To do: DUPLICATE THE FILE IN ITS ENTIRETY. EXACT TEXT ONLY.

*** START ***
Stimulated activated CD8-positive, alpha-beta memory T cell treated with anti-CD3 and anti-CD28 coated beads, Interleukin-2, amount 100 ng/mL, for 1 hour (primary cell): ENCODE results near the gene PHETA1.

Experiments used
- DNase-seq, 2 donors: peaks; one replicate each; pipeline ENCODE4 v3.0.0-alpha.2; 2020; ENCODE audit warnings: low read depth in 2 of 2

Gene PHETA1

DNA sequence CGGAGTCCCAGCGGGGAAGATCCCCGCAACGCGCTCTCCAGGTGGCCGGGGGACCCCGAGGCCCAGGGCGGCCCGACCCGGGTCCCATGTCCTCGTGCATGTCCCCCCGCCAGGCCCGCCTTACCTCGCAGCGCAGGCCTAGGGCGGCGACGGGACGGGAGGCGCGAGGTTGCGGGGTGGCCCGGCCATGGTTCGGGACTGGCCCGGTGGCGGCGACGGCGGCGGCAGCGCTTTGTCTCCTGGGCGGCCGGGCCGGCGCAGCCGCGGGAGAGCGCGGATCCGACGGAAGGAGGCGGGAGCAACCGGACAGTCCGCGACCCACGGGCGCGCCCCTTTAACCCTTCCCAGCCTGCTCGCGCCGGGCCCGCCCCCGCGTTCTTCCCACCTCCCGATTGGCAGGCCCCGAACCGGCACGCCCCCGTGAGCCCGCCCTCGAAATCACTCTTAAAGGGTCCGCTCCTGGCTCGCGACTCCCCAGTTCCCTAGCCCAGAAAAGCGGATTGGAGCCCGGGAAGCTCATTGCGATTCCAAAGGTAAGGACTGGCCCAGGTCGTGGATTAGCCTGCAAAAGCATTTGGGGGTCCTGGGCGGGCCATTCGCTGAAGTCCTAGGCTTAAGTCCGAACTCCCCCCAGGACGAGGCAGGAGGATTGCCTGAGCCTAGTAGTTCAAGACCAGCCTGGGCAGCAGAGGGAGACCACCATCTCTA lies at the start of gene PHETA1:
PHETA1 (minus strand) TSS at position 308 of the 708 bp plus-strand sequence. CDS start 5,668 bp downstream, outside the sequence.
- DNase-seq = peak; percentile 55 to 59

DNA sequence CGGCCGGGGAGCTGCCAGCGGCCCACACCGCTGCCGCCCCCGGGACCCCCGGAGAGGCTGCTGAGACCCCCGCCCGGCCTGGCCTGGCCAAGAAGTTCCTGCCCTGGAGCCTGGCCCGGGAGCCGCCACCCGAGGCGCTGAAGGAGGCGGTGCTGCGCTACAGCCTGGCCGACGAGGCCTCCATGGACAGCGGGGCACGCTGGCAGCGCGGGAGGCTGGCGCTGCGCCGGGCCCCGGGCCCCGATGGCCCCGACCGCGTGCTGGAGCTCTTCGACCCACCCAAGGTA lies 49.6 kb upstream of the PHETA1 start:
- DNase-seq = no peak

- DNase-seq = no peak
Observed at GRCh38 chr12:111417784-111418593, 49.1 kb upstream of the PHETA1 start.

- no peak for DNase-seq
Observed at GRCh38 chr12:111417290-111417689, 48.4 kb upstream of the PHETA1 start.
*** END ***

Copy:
Stimulated activated CD8-positive, alpha-beta memory T cell treated with anti-CD3 and anti-CD28 coated beads, Interleukin-2, amount 100 ng/mL, for 1 hour (primary cell): ENCODE results near the gene PHETA1.

Experiments used
- DNase-seq, 2 donors: peaks; one replicate each; pipeline ENCODE4 v3.0.0-alpha.2; 2020; ENCODE audit warnings: low read depth in 2 of 2

Gene PHETA1

DNA sequence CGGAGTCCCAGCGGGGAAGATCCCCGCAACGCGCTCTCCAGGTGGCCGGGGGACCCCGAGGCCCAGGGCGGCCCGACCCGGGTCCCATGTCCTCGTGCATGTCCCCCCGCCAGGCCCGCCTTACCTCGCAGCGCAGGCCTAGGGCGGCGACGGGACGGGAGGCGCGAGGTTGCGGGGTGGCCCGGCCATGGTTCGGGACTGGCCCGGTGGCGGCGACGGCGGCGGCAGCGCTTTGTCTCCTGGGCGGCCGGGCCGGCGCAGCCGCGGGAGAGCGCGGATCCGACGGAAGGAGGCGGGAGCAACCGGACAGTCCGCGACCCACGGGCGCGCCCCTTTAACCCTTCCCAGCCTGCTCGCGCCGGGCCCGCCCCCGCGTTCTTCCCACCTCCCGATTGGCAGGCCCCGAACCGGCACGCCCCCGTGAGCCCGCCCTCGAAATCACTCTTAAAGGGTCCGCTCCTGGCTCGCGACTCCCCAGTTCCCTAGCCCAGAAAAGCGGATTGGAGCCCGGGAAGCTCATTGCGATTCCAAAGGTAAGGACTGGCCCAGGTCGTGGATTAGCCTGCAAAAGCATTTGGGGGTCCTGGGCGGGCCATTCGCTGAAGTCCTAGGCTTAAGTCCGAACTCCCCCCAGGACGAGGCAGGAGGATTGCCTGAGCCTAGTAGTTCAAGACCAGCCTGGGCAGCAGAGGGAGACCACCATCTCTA lies at the start of gene PHETA1:
PHETA1 (minus strand) TSS at position 308 of the 708 bp plus-strand sequence. CDS start 5,668 bp downstream, outside the sequence.
- DNase-seq = peak; percentile 55 to 59

DNA sequence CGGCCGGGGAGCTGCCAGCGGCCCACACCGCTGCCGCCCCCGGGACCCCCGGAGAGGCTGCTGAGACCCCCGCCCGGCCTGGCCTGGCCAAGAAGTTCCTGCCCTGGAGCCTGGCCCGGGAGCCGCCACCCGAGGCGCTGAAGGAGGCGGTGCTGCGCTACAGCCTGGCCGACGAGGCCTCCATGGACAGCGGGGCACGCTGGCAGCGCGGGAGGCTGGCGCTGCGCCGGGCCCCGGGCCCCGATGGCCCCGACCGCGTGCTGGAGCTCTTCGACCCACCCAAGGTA lies 49.6 kb upstream of the PHETA1 start:
- DNase-seq = no peak

- DNase-seq = no peak
Observed at GRCh38 chr12:111417784-111418593, 49.1 kb upstream of the PHETA1 start.

- no peak for DNase-seq
Observed at GRCh38 chr12:111417290-111417689, 48.4 kb upstream of the PHETA1 start.